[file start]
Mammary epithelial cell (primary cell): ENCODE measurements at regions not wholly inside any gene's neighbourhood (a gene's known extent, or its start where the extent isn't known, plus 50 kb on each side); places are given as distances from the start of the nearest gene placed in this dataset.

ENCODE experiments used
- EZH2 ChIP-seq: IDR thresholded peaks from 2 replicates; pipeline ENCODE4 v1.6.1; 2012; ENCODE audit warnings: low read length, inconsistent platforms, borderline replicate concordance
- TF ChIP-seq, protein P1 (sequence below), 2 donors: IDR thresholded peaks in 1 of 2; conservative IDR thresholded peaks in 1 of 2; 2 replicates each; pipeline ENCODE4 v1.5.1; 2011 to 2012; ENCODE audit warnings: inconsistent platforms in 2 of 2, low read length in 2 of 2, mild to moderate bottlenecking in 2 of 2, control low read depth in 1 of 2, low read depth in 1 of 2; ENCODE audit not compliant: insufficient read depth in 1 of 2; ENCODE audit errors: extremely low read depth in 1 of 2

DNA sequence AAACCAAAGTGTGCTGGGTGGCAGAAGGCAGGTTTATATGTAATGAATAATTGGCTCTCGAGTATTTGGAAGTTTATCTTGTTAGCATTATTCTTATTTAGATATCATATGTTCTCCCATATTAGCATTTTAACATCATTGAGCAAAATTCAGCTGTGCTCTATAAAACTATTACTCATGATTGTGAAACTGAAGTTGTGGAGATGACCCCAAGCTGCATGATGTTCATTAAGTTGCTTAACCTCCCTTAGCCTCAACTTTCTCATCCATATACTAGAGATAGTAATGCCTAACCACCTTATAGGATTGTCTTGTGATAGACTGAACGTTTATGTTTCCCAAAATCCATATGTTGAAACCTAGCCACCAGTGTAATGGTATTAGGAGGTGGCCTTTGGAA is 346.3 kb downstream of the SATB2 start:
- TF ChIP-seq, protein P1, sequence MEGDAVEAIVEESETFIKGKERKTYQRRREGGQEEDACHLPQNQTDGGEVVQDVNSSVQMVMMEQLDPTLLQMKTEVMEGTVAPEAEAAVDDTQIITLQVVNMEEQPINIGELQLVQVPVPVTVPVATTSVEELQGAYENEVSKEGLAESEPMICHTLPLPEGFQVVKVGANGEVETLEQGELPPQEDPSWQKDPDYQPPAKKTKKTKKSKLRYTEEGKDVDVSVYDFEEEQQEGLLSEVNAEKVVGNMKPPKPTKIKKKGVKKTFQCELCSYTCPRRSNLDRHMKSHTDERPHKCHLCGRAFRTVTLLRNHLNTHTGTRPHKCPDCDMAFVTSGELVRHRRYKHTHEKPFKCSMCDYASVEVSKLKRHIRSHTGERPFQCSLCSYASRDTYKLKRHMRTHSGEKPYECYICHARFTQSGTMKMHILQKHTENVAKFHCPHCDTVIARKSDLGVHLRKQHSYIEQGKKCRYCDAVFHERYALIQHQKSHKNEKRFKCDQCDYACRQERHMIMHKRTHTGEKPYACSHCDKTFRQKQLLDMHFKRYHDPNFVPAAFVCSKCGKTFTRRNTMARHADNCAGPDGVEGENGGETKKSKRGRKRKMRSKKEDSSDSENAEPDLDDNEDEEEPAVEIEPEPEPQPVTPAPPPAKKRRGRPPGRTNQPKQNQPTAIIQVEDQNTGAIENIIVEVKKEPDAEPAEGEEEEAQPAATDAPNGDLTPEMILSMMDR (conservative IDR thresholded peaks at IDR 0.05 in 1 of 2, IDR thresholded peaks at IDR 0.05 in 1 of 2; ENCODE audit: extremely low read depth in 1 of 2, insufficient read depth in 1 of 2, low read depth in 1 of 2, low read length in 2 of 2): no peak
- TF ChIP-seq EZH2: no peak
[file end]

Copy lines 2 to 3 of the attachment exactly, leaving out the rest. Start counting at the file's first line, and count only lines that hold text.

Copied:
ENCODE experiments used
- EZH2 ChIP-seq: IDR thresholded peaks from 2 replicates; pipeline ENCODE4 v1.6.1; 2012; ENCODE audit warnings: low read length, inconsistent platforms, borderline replicate concordance